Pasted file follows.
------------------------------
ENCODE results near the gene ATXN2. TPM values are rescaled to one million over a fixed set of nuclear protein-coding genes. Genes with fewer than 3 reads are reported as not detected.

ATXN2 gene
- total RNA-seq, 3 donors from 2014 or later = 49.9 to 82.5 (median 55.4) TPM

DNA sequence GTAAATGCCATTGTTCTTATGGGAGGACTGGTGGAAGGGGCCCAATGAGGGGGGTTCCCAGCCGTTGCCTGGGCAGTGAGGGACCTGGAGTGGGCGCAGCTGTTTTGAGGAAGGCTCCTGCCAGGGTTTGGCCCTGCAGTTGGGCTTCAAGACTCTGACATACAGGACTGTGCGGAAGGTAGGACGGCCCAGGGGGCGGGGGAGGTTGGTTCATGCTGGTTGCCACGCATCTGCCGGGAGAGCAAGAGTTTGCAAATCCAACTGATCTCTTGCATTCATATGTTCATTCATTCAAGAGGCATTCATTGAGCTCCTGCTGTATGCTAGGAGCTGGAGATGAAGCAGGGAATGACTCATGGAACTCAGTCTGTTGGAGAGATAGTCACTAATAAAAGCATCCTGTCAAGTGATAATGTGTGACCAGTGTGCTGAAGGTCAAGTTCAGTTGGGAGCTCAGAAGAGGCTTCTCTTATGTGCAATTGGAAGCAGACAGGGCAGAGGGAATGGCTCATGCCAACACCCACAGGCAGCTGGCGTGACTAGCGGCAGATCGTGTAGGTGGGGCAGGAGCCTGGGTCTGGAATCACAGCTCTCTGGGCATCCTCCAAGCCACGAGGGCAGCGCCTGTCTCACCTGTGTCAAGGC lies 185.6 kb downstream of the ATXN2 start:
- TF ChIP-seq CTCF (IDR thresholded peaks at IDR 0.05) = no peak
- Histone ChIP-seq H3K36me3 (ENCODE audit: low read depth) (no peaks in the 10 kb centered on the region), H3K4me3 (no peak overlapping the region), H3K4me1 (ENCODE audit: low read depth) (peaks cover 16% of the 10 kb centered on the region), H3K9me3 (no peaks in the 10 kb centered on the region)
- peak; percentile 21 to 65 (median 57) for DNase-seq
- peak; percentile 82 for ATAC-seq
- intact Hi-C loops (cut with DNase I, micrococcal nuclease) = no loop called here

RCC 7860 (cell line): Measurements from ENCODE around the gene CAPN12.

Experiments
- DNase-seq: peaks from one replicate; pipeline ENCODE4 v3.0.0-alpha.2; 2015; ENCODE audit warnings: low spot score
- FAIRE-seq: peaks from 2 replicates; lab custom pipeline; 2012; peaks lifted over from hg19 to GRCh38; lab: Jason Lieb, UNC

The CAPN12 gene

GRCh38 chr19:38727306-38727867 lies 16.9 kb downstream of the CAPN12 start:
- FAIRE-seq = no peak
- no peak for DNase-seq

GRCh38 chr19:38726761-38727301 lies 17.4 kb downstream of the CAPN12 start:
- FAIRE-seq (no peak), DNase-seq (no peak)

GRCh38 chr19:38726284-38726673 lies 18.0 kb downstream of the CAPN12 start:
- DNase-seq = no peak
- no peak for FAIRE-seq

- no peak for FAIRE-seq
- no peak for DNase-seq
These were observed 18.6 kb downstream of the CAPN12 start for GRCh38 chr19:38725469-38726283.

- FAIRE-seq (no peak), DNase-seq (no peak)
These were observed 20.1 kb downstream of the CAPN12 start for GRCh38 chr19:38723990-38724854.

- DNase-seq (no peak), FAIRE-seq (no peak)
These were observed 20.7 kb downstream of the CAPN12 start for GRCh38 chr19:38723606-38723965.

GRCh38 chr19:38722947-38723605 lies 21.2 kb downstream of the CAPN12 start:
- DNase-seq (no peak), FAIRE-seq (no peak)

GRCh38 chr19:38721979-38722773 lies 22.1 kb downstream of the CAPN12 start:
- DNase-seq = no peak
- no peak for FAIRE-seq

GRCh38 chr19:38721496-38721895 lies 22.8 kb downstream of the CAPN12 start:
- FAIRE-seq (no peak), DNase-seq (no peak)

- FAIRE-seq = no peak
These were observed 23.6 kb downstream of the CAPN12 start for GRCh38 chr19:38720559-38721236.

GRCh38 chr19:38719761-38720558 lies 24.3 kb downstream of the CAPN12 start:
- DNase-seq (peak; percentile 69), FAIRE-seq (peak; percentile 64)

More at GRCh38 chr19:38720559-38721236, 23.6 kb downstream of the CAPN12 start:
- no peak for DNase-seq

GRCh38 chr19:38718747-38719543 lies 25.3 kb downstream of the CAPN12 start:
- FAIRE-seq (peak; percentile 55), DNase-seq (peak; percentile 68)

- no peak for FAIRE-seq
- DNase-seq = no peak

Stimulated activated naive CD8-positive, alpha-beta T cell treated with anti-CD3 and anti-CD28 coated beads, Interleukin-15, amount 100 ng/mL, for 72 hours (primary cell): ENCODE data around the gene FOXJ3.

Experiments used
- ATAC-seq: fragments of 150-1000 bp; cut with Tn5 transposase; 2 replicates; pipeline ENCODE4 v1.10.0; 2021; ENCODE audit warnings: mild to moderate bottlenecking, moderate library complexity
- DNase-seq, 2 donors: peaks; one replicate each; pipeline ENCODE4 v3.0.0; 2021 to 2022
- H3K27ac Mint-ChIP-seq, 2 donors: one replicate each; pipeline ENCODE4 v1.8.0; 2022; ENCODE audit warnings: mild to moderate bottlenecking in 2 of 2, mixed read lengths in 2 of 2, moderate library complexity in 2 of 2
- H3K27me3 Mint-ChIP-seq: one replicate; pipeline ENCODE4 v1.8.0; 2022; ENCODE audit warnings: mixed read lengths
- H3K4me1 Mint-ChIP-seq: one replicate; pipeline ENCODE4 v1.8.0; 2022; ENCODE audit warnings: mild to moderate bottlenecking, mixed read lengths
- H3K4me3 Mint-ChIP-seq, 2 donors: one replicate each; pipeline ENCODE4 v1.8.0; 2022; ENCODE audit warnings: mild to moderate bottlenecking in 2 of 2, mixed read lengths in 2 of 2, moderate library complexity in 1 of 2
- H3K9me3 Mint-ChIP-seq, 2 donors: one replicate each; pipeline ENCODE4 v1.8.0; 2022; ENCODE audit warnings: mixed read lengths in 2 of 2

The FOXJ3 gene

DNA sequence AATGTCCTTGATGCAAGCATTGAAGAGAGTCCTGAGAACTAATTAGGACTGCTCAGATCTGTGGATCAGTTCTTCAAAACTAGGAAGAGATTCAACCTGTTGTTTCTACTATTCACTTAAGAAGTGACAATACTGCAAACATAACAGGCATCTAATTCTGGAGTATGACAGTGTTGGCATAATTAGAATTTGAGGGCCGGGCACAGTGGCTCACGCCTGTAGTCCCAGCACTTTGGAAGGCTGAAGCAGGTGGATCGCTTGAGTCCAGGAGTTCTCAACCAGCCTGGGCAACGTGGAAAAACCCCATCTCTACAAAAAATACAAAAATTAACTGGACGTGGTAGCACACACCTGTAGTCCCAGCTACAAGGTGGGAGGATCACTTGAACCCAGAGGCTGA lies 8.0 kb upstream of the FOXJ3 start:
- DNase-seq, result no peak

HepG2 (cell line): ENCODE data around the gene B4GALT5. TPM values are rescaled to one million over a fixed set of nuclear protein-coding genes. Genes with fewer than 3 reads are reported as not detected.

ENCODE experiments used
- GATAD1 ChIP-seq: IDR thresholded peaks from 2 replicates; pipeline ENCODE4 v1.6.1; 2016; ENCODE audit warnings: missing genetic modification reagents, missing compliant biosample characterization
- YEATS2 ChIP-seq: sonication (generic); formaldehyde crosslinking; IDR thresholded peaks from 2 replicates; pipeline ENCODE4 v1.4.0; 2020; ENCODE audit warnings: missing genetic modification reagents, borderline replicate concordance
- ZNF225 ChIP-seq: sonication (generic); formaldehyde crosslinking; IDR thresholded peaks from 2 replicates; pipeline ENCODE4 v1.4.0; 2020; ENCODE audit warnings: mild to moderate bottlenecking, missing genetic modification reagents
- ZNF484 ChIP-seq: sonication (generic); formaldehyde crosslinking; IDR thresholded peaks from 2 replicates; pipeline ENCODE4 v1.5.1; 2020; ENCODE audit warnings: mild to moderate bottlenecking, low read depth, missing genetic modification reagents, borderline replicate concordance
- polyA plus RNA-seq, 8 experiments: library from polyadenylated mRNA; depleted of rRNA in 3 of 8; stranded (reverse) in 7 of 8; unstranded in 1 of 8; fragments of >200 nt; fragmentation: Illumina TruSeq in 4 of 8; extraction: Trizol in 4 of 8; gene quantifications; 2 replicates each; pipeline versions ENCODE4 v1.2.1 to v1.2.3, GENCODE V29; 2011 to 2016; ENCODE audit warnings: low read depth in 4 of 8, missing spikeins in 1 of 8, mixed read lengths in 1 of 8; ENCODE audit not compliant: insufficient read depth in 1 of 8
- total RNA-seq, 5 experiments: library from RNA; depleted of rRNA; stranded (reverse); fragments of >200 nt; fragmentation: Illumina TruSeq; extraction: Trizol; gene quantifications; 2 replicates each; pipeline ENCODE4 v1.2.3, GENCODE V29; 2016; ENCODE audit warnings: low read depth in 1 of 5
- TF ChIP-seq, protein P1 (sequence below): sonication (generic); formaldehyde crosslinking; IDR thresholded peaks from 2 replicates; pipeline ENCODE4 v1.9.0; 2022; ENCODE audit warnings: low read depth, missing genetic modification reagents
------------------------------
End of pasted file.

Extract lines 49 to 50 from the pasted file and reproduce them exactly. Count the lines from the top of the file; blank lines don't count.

- ATAC-seq: fragments of 150-1000 bp; cut with Tn5 transposase; 2 replicates; pipeline ENCODE4 v1.10.0; 2021; ENCODE audit warnings: mild to moderate bottlenecking, moderate library complexity
- DNase-seq, 2 donors: peaks; one replicate each; pipeline ENCODE4 v3.0.0; 2021 to 2022